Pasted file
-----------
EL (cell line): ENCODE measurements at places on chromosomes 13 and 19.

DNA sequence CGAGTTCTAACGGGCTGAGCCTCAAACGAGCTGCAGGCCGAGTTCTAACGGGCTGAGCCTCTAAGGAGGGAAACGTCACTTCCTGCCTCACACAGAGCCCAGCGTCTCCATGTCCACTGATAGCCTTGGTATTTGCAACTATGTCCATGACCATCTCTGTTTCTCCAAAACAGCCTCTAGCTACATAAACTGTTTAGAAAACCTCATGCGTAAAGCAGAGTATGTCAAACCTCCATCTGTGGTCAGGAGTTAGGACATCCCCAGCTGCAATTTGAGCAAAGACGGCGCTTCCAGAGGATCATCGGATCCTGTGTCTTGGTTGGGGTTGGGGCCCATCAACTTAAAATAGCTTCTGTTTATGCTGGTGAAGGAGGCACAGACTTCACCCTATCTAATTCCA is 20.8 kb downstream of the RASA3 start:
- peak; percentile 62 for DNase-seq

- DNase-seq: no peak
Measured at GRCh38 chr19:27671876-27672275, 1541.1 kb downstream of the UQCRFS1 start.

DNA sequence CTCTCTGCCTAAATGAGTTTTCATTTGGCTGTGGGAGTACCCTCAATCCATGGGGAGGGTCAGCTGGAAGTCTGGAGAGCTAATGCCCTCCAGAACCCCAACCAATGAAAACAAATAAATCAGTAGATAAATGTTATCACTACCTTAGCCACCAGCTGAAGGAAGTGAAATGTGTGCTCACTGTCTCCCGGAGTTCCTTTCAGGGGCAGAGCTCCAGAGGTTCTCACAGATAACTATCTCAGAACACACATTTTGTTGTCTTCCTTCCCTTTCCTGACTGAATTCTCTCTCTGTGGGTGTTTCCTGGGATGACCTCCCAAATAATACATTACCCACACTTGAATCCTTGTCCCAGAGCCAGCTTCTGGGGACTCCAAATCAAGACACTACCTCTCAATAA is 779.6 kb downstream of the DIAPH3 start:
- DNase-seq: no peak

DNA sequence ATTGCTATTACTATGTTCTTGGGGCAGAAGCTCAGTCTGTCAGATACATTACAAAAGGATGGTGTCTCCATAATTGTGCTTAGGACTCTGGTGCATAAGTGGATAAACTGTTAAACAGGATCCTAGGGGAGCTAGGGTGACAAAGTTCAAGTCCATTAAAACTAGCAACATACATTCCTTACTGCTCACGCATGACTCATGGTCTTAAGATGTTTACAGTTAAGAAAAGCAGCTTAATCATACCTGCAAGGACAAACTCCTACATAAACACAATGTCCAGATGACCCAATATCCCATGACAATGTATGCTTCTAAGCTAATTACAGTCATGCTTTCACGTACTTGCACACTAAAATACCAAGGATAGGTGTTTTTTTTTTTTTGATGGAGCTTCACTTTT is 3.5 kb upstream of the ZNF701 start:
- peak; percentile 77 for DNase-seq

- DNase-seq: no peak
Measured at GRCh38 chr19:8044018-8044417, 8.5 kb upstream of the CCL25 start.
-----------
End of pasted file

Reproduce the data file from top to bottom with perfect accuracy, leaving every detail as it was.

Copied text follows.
EL (cell line): ENCODE measurements at places on chromosomes 13 and 19.

DNA sequence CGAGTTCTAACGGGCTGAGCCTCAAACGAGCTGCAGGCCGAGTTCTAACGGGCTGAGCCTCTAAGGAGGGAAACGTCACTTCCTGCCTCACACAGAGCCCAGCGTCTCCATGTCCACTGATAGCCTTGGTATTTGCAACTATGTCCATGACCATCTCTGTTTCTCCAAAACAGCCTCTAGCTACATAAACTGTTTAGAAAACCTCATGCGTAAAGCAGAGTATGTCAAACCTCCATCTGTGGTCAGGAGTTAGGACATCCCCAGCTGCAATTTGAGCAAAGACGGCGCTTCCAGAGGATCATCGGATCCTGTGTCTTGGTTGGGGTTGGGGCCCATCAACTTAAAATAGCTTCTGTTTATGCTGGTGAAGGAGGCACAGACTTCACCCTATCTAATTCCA is 20.8 kb downstream of the RASA3 start:
- peak; percentile 62 for DNase-seq

- DNase-seq: no peak
Measured at GRCh38 chr19:27671876-27672275, 1541.1 kb downstream of the UQCRFS1 start.

DNA sequence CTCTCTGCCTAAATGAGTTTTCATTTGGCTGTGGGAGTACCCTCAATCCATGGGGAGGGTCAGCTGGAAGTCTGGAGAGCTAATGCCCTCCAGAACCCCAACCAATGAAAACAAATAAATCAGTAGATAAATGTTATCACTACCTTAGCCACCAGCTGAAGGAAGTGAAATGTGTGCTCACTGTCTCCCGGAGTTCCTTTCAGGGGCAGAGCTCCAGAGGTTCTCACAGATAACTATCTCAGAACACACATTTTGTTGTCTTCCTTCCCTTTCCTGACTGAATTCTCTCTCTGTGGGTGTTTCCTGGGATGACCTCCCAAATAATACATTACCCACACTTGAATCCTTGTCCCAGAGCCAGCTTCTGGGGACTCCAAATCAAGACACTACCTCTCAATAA is 779.6 kb downstream of the DIAPH3 start:
- DNase-seq: no peak

DNA sequence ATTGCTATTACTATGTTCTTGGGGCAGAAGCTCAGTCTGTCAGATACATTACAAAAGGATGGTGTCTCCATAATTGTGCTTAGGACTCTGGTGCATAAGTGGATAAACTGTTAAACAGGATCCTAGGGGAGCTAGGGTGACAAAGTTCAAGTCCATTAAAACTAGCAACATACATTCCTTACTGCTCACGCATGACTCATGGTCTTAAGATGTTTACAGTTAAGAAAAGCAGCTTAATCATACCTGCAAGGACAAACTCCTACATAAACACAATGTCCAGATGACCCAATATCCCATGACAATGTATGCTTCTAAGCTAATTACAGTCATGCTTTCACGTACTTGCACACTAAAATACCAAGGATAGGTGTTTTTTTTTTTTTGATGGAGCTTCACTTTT is 3.5 kb upstream of the ZNF701 start:
- peak; percentile 77 for DNase-seq

- DNase-seq: no peak
Measured at GRCh38 chr19:8044018-8044417, 8.5 kb upstream of the CCL25 start.